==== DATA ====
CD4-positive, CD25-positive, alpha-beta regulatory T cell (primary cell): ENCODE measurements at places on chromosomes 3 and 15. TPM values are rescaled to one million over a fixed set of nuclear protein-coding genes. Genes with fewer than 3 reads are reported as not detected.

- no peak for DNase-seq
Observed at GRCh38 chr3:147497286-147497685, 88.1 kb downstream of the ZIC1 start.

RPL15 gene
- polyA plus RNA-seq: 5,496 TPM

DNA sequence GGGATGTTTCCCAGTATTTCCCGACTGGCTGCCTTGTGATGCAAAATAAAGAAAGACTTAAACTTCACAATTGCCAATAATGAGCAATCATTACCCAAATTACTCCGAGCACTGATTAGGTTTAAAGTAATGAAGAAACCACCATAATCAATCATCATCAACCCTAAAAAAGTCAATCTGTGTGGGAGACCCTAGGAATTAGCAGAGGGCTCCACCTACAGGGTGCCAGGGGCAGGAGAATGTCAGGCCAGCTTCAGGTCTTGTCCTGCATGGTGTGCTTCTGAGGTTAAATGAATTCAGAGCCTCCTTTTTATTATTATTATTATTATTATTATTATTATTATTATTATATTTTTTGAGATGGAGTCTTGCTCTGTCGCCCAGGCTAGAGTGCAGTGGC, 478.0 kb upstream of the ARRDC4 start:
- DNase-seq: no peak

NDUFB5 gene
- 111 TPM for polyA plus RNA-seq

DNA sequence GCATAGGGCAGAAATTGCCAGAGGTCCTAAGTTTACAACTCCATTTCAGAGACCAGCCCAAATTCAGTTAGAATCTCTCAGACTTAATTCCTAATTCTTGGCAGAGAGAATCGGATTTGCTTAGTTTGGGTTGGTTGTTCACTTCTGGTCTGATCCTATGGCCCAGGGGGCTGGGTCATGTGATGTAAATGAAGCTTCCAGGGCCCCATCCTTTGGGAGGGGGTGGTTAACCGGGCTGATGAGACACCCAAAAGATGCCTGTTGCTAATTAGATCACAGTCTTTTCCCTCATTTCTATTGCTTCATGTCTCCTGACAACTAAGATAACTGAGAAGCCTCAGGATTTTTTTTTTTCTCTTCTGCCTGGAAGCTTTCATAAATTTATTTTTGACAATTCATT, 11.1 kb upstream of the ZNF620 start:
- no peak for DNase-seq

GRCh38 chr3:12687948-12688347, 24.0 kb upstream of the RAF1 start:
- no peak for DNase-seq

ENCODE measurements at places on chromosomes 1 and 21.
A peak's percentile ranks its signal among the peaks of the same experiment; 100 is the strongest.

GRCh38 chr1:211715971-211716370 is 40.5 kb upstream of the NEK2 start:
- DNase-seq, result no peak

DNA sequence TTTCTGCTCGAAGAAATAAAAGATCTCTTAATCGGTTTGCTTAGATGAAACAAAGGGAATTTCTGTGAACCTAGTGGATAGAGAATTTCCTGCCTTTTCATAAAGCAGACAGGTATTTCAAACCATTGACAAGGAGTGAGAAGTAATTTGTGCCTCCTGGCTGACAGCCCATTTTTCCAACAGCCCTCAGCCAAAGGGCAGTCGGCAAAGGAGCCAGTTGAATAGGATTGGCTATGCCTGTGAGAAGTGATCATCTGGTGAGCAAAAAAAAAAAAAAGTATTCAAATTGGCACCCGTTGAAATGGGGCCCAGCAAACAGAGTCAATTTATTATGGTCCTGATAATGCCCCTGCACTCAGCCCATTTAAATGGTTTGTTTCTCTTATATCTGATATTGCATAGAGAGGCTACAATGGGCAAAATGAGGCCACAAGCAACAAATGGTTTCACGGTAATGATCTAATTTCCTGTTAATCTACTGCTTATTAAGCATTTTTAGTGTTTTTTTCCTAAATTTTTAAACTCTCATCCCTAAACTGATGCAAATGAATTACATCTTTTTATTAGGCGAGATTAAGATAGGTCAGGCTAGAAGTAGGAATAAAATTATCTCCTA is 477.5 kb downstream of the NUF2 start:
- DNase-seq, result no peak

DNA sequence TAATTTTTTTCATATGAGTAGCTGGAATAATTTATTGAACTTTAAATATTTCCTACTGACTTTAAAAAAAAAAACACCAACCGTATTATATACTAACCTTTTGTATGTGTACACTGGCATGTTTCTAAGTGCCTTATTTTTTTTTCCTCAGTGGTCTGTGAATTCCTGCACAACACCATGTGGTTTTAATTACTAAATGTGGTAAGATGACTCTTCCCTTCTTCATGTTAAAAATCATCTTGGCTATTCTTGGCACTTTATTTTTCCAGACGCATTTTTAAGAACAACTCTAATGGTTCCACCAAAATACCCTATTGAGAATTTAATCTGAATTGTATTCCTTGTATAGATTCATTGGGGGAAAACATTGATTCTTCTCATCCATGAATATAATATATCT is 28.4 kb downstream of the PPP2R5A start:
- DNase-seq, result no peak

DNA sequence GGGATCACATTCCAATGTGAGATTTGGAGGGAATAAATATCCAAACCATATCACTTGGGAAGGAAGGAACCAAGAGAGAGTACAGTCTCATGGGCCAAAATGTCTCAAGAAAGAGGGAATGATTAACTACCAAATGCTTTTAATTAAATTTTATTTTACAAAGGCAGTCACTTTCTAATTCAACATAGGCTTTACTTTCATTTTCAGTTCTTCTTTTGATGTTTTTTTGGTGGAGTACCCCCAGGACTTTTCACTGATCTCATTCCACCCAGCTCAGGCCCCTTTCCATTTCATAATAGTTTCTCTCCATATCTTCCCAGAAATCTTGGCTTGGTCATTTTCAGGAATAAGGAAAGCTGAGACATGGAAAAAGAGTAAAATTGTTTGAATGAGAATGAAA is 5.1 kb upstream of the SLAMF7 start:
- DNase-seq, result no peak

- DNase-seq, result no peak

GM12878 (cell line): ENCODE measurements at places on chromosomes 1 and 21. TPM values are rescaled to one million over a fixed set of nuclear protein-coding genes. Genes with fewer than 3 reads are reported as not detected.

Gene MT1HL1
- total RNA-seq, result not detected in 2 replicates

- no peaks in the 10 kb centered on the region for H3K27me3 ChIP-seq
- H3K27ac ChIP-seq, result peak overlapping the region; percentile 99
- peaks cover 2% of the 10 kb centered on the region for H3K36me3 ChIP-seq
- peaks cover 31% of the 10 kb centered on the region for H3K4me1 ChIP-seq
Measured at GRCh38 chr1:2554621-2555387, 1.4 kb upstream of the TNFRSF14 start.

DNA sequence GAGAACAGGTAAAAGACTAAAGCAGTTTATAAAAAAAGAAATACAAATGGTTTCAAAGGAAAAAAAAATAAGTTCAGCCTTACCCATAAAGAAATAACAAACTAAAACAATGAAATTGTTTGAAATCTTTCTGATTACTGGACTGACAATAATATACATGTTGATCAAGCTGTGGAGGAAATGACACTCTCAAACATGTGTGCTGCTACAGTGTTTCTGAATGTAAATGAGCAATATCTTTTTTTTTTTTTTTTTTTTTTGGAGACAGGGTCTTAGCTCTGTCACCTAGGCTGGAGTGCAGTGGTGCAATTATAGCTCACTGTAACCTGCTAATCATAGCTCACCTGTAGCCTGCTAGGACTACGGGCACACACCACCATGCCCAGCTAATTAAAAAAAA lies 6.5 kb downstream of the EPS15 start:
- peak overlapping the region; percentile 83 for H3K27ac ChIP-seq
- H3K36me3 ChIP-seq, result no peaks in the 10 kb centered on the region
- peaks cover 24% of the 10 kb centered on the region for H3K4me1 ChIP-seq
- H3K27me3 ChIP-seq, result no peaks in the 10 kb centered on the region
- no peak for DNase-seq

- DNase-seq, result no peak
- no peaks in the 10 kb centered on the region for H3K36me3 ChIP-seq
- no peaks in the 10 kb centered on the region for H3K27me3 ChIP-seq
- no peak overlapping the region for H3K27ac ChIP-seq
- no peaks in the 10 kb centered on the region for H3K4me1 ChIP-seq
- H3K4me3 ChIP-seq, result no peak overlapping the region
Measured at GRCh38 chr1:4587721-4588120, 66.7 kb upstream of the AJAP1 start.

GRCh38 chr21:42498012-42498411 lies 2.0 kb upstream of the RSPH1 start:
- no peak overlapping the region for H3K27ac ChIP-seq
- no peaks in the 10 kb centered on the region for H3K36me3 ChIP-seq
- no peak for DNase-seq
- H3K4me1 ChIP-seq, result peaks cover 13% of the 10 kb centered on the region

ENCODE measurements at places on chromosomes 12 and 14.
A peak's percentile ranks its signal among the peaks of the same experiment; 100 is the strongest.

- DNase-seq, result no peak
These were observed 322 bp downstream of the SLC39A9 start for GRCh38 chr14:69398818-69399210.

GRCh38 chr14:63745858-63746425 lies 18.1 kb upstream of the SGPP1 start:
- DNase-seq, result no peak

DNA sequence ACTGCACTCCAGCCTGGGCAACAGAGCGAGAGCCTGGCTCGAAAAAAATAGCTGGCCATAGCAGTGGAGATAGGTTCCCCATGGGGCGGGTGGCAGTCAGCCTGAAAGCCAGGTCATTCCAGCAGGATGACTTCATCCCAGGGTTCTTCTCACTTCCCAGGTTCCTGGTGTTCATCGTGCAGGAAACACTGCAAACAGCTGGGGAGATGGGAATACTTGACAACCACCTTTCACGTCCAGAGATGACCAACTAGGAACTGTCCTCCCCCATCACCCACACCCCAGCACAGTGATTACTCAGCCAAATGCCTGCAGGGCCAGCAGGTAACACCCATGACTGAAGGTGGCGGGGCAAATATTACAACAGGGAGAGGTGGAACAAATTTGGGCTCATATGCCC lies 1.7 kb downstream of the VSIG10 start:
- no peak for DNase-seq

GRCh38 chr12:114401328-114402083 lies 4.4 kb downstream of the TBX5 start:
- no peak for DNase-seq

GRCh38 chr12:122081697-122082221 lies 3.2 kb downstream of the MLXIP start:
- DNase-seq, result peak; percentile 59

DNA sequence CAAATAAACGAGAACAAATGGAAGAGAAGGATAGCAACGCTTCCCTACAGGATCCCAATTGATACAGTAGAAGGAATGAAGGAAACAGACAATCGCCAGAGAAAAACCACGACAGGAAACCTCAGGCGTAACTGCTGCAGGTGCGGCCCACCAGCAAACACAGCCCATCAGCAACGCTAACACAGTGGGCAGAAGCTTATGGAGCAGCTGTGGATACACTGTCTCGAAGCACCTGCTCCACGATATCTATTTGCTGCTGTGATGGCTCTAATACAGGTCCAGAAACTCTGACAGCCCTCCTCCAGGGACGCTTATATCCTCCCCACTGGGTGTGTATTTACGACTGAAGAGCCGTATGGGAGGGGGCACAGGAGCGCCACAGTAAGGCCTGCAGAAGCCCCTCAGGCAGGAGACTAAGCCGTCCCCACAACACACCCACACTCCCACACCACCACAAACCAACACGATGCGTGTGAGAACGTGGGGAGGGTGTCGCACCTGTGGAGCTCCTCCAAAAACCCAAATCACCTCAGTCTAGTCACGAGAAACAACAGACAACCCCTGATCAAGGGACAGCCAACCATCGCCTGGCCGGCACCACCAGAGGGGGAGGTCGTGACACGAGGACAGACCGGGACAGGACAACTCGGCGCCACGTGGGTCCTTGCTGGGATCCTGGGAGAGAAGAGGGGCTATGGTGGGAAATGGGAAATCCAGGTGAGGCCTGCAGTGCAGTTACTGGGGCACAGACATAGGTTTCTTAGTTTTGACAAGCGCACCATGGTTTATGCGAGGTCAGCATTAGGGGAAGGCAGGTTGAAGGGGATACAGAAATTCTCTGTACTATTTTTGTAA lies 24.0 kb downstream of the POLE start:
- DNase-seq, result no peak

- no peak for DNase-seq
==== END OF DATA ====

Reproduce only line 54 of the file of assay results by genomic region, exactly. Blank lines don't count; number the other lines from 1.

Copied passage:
These were observed 322 bp downstream of the SLC39A9 start for GRCh38 chr14:69398818-69399210.